Happy New Year from the Student Blog!
Happy New Year! As we say hello to 2014, I want to take a chance to look at some of the fantastic work that from the Student Blog in 2013.
We had a look at diverse opinions about science education. There were passionate calls for making research part of the undergraduate experience: see Rachel Cotton’s advocacy for undergraduate research and Sean Lim explanation of what a student seeks from a research mentor. Deepshikha Mishra rounded-up new opportunities for life science in India. Rebecca Marton encouraged students to stay in STEM, and urged other STEM students to do the same. Jeremy Borniger argued that a gap year was the best choice he made before going to graduate school and Anna Goldstein assured us that it is possible to switch research groups – and live to tell the tale!
Several posts highlighted key debates in the science community. Jane Hu looked at the plight of women in science, and why women may not be staying. Michael Selep discussed the difference between translational research and basic science, and found them not to be that different at all. Tyler Shimko entered the climate change debate, discussing how his scientific background made him an effective activist and encouraging others to get involved.
Science communication itself entered the conversation when Jahlela Hasle wrote about the time a poorly written science article made her cry, and Chris Holdgraf sparked conversation when his observations about being ‘right’ in science included the controversial mantra “Never hesitate to sacrifice truth for understanding.”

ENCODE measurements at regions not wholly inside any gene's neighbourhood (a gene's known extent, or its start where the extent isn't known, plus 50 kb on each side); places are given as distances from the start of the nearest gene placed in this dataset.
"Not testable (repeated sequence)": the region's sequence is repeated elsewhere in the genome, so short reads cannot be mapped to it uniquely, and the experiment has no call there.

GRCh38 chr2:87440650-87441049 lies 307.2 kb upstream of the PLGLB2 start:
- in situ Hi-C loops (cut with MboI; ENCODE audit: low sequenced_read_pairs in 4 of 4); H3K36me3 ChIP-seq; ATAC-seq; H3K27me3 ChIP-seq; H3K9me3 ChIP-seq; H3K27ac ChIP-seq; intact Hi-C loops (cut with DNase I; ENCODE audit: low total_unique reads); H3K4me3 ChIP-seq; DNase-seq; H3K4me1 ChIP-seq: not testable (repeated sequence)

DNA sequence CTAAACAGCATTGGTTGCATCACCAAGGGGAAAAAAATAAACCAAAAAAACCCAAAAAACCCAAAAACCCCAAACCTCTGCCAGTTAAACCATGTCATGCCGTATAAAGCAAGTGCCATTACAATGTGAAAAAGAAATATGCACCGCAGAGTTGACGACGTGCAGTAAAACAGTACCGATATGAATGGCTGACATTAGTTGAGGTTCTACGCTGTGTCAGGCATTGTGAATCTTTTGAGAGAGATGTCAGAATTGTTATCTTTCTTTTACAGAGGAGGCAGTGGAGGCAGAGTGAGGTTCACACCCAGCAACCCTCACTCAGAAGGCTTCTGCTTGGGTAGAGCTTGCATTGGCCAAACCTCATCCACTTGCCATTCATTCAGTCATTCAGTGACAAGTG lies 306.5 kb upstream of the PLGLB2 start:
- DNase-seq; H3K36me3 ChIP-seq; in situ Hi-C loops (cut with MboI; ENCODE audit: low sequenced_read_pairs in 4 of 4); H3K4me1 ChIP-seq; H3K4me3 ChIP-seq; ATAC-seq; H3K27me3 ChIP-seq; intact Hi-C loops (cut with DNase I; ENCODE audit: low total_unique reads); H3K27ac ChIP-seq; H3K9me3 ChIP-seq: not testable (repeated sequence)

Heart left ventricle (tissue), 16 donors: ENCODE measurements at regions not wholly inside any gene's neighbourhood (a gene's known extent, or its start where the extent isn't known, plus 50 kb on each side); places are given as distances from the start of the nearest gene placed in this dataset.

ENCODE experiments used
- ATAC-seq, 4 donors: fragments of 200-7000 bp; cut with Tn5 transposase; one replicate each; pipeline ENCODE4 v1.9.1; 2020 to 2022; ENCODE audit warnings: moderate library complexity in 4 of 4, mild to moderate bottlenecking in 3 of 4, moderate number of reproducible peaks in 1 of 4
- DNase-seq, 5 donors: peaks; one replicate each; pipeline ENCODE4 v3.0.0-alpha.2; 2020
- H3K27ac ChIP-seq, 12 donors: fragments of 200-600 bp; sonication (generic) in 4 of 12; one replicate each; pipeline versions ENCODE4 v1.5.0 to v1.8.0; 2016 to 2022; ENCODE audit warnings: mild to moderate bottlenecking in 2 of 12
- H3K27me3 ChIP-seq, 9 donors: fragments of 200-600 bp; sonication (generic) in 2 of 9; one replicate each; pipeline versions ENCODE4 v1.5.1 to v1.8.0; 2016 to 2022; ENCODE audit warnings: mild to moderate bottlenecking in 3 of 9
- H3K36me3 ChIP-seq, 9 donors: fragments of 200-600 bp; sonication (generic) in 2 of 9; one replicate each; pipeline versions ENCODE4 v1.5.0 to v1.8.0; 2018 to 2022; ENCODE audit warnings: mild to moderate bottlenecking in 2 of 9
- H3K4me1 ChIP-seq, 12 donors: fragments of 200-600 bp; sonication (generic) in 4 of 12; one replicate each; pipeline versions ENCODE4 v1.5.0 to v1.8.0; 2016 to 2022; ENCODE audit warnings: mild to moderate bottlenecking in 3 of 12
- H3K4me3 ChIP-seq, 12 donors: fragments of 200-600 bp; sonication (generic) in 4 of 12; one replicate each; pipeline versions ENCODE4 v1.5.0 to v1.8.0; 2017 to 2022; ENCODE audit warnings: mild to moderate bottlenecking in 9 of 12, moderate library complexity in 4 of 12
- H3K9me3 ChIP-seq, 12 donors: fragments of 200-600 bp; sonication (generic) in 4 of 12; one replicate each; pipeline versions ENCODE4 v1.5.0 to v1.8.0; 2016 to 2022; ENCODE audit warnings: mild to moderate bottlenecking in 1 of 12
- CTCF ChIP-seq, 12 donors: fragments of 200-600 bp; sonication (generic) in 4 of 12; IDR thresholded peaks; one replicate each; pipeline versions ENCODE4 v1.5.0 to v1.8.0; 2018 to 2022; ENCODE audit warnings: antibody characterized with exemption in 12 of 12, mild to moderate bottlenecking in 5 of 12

The Student Blog also featured some fabulous science writing. Alex Padron gave us insight on the history of science with his post on Alexis St. Martin’s fistula, Katrina Magno looked at the ways scientists are studying black holes, and Prashant Bhat showed how a beautiful bloom could also prove deadly. And Minjung Kim’s review of Brilliant Blunders showed that it’s okay to mess up time and again.
We also had some excellent commentary about the importance of Open Access. David Carroll and Joe McArthur shared progress on the OA Button, an exciting web tool that launched last November. Sara Lindenfeld advocated using Open Access science to educate the public about climate science. Angelica Tavella detailed the Open Access Initiative at UC Berkeley and how she got involved in the Open Access movement, and high school student Jack Andraka gave a passionate argument for tearing down paywalls to help connect young people to science and inspire a new generation of scientists.
Marvin Gee expressed the opinion of many when he resolutely asserted that research is not a job, but a lifestyle.
On a personal note, it’s been an amazing experience working with all these wonderful bloggers over the last few months. There will be more great stuff in 2014, so I encourage you to add “Read the Student Blog regularly” to your list of New Year’s Resolutions.
So stay tuned! The first official Student Blog post of 2014 will launch this week!